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The Da Vinci Code anagrams

  1. O, the divine ACDC
  2. Not chav deicide
  3. Cheat divine cod
  4. Die in a cod chute
  5. Vote CID echidna

Not produced using Anagram Genius, although The candid voice was. A cod chute makes a change from a goat race. Dan Brown produces Drown Ban and Drawn Nob.

More please.

Drown Ban, Not Chav deicide, or The Mongo code

Chapter 1

The eminent and very French Inspector Gordon Flache eyed the eminent Harvard popularculturologist suspiciously, “Do you know what it means?”.

Chapter 2

Obertray Angdonlay, the eminent and needlessly American expert on popular culture, who had once written a book, looked grimly at the corpse on the floor. Inspector Flache had asked him, eminently, what it meant.

The eminent librarian, M.T. Merciless lay on the floor of the eminent library, the point of a spaceship through his heart. Dead. In the dust on the floor was a picture of an enormous phallus below which he had managed to write the two lines:

O, the Divine ACDC

“Hmm” said the eminent Mr Angdonlay, “a Drawn Nob, an apparent tribute to a heavy metal band and a bunch of R’s. What can it mean?”.

“If I may help”, said a female, and eminent sounding voice behind them, “it looks like writing. I would say Roman script.The first inscription is almost certainly in English.” Dale Arden was an eminent police linguistics expert and eminently eminent. She was 25, had six warts on her nose, an enormous chin, and a pronounced limp. “I need to talk to you” she said to Obertray. She winked and motioned her head towards the library’s eminent convenience. Inspector Flache, being French, missed this subtle sign.

Chapter 3

“You are in eminent danger”, said Dale when they were away from the eminent detective.

“You eminently are!” said a voice. It was Hans Zarkov, formerly of NASA, who appeared at the door pointing a pistol at Angdonlay. “I seek the Crock of Shite. Give it to me!”

“Look! The Goodyear Blimp!” exclaimed Arden, pointing out the frosted glass window. As Zarkov looked up, Angdonlay and Arden ran past the eminent former Royal Crockologist and made for the ladies’ where Dale knew Dr Zarkov, a British gentleman, would not follow.

Chapter 4

Angdonlay and Arden ran into the ladies, where Dale knew Dr Zarkov, a British gentleman, would not follow.

“But what does it mean?” demanded Angdonlay.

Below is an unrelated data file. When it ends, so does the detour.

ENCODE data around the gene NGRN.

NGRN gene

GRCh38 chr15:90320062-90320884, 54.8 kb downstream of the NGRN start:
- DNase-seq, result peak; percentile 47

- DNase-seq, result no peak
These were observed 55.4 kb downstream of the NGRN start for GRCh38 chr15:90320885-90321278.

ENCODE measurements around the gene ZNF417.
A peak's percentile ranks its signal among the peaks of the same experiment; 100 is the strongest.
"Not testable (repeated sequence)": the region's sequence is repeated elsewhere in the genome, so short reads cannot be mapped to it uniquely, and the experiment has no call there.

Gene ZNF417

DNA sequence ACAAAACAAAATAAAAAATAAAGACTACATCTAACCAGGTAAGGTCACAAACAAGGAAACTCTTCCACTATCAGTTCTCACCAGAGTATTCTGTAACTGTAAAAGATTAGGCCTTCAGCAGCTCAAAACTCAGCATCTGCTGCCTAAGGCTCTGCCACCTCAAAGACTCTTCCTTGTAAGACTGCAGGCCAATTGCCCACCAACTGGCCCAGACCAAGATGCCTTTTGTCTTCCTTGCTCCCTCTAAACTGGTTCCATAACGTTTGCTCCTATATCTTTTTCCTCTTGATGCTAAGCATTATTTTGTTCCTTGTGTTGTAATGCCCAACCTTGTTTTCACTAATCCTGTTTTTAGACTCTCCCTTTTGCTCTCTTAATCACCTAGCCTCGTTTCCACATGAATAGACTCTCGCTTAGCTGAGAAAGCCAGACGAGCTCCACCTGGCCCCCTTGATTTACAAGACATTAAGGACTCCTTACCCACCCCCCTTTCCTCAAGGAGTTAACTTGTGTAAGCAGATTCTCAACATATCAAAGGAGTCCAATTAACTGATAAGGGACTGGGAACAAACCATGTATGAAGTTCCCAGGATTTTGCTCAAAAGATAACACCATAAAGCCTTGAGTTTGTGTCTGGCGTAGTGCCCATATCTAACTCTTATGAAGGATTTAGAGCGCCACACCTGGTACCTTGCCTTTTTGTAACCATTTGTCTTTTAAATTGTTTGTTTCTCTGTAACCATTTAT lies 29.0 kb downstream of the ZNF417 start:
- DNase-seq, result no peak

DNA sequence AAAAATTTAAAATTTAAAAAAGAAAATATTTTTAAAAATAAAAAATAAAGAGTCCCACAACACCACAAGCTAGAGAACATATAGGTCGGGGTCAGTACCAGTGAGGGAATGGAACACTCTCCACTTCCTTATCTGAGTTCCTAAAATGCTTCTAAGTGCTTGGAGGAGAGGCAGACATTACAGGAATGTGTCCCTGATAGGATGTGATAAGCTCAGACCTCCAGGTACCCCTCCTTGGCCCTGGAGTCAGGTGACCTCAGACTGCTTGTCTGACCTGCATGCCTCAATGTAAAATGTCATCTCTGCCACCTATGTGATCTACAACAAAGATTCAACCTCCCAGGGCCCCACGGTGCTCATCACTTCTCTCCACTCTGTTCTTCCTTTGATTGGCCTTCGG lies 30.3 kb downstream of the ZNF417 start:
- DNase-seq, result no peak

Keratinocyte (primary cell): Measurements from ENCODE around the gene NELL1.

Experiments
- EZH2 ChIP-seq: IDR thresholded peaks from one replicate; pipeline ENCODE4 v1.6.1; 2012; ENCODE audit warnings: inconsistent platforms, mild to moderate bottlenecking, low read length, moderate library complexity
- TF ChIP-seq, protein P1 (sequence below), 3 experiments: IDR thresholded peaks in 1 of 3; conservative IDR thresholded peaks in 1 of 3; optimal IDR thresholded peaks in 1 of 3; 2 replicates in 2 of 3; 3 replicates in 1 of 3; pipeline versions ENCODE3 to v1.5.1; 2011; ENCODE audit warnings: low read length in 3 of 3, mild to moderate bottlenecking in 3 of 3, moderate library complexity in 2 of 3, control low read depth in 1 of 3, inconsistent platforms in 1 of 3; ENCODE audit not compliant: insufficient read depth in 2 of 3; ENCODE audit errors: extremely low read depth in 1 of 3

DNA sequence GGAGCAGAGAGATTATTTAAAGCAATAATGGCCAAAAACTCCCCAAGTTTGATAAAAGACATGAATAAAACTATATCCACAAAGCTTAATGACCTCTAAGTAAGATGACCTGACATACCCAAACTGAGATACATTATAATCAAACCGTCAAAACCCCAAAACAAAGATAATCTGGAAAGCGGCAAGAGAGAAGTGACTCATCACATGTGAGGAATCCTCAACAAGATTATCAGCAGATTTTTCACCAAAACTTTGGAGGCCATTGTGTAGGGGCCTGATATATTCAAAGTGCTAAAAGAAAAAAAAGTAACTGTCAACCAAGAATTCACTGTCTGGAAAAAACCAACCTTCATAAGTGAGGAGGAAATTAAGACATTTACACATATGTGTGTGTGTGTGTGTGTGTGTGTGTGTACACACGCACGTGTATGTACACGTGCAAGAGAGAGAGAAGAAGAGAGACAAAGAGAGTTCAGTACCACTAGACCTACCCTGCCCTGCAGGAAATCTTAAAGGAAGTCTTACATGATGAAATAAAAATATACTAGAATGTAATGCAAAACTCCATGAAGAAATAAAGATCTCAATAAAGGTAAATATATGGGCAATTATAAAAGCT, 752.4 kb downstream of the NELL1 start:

“Nothing”, said Dale, “you have to read 600 pages of the Book only to find out the Crock is a warm fluffy feeling.”

“A bit like bunny rabbits?”

“Very much so.”

Mr Quiet

I’ve just read Mr Quiet by Roger Hargreaves. The plot goes as follows (WARNING: CONTAINS SPOILERS.):

Mr Quiet lives in Loudland, where everyone shouts and bangs and no-one can hear Mr Quiet’s whispers. The unhappy Mr Quiet is invited to Happyland by Mr Happy who, upon hearing his predicament, manages to get an ideal job for Mr Quiet in a place where everyone is always quiet and no-one talks louder than a whisper. You know where Mr Quiet went to work, don’t you? Yes, a library.

I knew what was coming before I turned the last page, but it still made me laugh out loud. I think CILIP should use Mr Quiet as some sort of mascot of a 21st century information professional.

Da The Vinci Code

I have actually started reading the Vinci Code by Dan Brown. To celebrate this and my recent visit to the Rosslyn Chapel near Edinburgh, I have set a new lies category. The book doesn’t seem so bad so far after one chapter, notwithstanding some of the linguistic cricisms pointed out by Language Log.

The Royal Wedding

Scary Duck on the impending Royal Wedding:

Breaking News: “Prince Charles’s wedding postponed until Saturday, Queen’s ‘washing my hair’ excuse in disarray.” I expect she’ll be attending Ian Paisley’s Papal Memorial Jumble Sale instead.

Huntingdon: a strange place

The other week we went to Huntingdon. Huntingdon reminds me of Bedford in being a place that could be so pleasant, even beautiful, but which isn’t. The central St Paul’s Square in Bedford, for example, could be amazing rather than the derilict and depressing disgrace it is now. Huntingdon, once you go under the enormous fly-overs out of the station and across the constricting ring road (in a similar manner to Ashford in Kent), seems to be split in two with the church and the Cromwell Museum (formerly the grammar school) in the middle. The old part off to the West, where you will find Oliver Cromwell’s birthplace is mostly filled with estate agents and recruitment agencies, again like the nice old bit of Ashford. There was a promising looking bakers, but they weren’t selling hot food because it was the day after Easter Monday and they didn’t have any bread in. Even if they were shy on baking their own bread (being a bakers), they could at least have sent someone down to the Tescos down the road. The eastern half is a mixture of depressing Chav heaven, a fantastic range of charity shops (a good thing!), and some frankly amazing craft shops, if you like that sort of thing, which my wife does. I would have been far happier to see said craft shops and even said charity shops occupying the nice old part of town.

This says much of the above rather more succinctly.